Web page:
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Osteoporosis International

, Volume 19, Issue 2, pp 147–156 | Cite as

Intrauterine programming of bone. Part 1: Alteration of the osteogenic environment

  • S. A. LanhamEmail author
  • C. Roberts
  • C. Cooper
  • R. O. C. Oreffo
Original Article

Abstract

Summary

Osteoporosis is believed to partly be programmed in utero. Rat dams were given a low protein diet during pregnancy and 135 offspring studied at different ages. Bone biochemistry showed altered characteristics. Altered in utero diet has consequences for later life.

Introduction

Epidemiological studies suggest skeletal growth is programmed during intrauterine and early postnatal life. We have investigated this in a rat model of maternal protein insufficiency.

Methods

Dams received either 18% w/w (control) or 9% w/w (low protein) diet during pregnancy, and the offspring were studied at selected time points (4, 8, 12, 16, 20, 47 weeks).

Results

Alkaline phosphatase activity in controls reached peak levels from 8 to 20 weeks of age. In contrast, restricted diet offspring were at peak levels from 4 weeks of age. Peak levels were similar in both groups. Serum IGF-1 levels were lower in female restricted diet offspring at 4 weeks of age, and serum osteocalcin was significantly higher at 4 weeks of age in male and female offspring from mothers fed the restricted diet, whereas serum 25-OH vitamin D was significantly lower in restricted diet males at 8, 12, and 20 weeks of age.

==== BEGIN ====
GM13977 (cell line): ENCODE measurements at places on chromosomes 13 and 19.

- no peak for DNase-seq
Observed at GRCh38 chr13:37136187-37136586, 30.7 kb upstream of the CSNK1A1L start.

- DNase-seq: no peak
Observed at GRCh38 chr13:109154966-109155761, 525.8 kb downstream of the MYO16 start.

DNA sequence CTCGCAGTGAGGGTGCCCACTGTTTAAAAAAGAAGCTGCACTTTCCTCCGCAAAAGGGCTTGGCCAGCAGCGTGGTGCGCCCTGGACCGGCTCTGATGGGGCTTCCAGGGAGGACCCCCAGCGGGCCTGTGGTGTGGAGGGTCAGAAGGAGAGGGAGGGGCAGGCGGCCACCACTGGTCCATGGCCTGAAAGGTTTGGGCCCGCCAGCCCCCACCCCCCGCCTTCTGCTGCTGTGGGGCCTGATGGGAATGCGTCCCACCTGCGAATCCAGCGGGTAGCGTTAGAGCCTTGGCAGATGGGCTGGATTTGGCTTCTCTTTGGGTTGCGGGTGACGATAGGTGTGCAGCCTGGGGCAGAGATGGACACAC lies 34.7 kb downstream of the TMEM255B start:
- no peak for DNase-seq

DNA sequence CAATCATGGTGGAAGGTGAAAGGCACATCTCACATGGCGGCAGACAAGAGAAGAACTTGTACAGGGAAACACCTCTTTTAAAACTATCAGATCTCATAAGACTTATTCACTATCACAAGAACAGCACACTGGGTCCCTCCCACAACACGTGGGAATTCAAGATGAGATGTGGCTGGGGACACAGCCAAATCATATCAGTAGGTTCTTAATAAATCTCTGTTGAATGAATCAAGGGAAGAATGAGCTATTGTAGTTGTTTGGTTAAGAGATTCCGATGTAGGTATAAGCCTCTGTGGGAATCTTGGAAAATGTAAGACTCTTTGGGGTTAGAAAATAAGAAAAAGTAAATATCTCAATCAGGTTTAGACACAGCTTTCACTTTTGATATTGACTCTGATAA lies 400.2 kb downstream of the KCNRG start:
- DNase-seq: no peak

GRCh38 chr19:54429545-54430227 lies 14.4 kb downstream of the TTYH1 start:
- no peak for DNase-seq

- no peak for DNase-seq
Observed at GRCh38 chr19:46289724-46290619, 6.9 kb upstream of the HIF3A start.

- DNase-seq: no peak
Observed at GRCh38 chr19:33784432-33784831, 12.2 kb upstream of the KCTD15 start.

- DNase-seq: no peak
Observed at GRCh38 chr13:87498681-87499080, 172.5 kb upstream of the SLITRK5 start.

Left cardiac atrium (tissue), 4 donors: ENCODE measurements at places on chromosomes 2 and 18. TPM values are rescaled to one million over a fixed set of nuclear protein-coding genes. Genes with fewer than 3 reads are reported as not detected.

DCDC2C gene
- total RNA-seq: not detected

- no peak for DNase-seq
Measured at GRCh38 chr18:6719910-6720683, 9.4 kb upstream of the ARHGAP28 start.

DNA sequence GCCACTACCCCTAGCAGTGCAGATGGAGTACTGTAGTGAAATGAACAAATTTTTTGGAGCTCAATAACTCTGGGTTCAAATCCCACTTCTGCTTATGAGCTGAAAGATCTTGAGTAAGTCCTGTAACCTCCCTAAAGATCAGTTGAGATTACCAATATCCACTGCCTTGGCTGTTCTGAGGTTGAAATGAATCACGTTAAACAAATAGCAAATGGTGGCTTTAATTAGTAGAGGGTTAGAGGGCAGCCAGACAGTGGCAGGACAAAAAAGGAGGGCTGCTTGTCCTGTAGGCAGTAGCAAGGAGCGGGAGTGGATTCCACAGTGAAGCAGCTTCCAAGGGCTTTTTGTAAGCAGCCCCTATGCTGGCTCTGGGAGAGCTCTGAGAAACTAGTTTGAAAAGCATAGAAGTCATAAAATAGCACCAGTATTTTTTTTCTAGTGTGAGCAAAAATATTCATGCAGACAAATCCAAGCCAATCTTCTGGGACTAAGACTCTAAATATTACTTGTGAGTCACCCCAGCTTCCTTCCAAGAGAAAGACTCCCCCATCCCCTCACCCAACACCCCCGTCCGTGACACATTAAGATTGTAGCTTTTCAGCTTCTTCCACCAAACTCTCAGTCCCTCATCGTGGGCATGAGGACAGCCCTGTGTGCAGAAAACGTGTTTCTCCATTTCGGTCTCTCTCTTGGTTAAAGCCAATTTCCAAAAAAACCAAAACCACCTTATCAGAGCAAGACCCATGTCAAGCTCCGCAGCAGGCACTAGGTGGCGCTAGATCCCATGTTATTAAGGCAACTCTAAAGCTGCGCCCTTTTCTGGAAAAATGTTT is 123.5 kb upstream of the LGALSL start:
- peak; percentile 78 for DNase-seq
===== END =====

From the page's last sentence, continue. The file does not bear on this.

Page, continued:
Conclusions

These data indicate that a low protein diet in utero affected the osteogenic environment in the offspring with effects that persist into late adulthood. These results indicate the key role of the nutritional environment in early development on programming of skeletal development with implicit consequences in later life.

Keywords

Bone marrow In utero Maternal Osteogenic programming 

Notes

Acknowledgements

This work was supported by a programme grant from Research into Ageing. We acknowledge useful discussion with Professors Mark Hanson, Nicholas Clarke and Dr Trudy Roach and the support of the Biomedical Research Facility. We thank statistician Karen Jameson from the MRC Epidemiology Resource Centre for helpful assistance with statistical analysis.

Conflict of interest statement

All authors have no conflicts of interest.

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Copyright information

© International Osteoporosis Foundation and National Osteoporosis Foundation 2007

Authors and Affiliations

  • S. A. Lanham
    • 1
    • 2
    Email author
  • C. Roberts
    • 1
  • C. Cooper
    • 1
  • R. O. C. Oreffo
    • 1
  1. 1.Bone and Joint Research Group, Developmental Origins of Health and DiseaseUniversity of SouthamptonSouthamptonUK
  2. 2.Bone and Joint Research Group, MP887, Institute of Developmental Sciences, Southampton General HospitalSouthamptonUK

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